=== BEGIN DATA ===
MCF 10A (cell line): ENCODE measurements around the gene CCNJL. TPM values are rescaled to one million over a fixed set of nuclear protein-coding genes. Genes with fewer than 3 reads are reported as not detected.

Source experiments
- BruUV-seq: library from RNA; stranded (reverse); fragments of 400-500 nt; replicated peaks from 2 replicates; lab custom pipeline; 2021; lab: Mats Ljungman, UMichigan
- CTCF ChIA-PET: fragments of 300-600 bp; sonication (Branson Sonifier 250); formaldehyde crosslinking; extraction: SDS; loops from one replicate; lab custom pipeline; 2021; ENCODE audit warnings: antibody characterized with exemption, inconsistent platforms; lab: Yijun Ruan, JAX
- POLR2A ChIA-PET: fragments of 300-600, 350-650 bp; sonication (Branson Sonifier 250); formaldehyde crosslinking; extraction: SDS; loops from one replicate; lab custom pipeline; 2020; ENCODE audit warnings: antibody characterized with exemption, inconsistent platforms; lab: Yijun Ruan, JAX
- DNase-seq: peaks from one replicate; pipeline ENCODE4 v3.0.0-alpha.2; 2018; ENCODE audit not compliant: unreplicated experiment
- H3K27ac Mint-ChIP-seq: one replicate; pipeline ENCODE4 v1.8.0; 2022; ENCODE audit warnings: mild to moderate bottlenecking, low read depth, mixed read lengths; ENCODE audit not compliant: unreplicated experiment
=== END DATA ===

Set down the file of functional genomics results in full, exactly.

MCF 10A (cell line): ENCODE measurements around the gene CCNJL. TPM values are rescaled to one million over a fixed set of nuclear protein-coding genes. Genes with fewer than 3 reads are reported as not detected.

Source experiments
- BruUV-seq: library from RNA; stranded (reverse); fragments of 400-500 nt; replicated peaks from 2 replicates; lab custom pipeline; 2021; lab: Mats Ljungman, UMichigan
- CTCF ChIA-PET: fragments of 300-600 bp; sonication (Branson Sonifier 250); formaldehyde crosslinking; extraction: SDS; loops from one replicate; lab custom pipeline; 2021; ENCODE audit warnings: antibody characterized with exemption, inconsistent platforms; lab: Yijun Ruan, JAX
- POLR2A ChIA-PET: fragments of 300-600, 350-650 bp; sonication (Branson Sonifier 250); formaldehyde crosslinking; extraction: SDS; loops from one replicate; lab custom pipeline; 2020; ENCODE audit warnings: antibody characterized with exemption, inconsistent platforms; lab: Yijun Ruan, JAX
- DNase-seq: peaks from one replicate; pipeline ENCODE4 v3.0.0-alpha.2; 2018; ENCODE audit not compliant: unreplicated experiment
- H3K27ac Mint-ChIP-seq: one replicate; pipeline ENCODE4 v1.8.0; 2022; ENCODE audit warnings: mild to moderate bottlenecking, low read depth, mixed read lengths; ENCODE audit not compliant: unreplicated experiment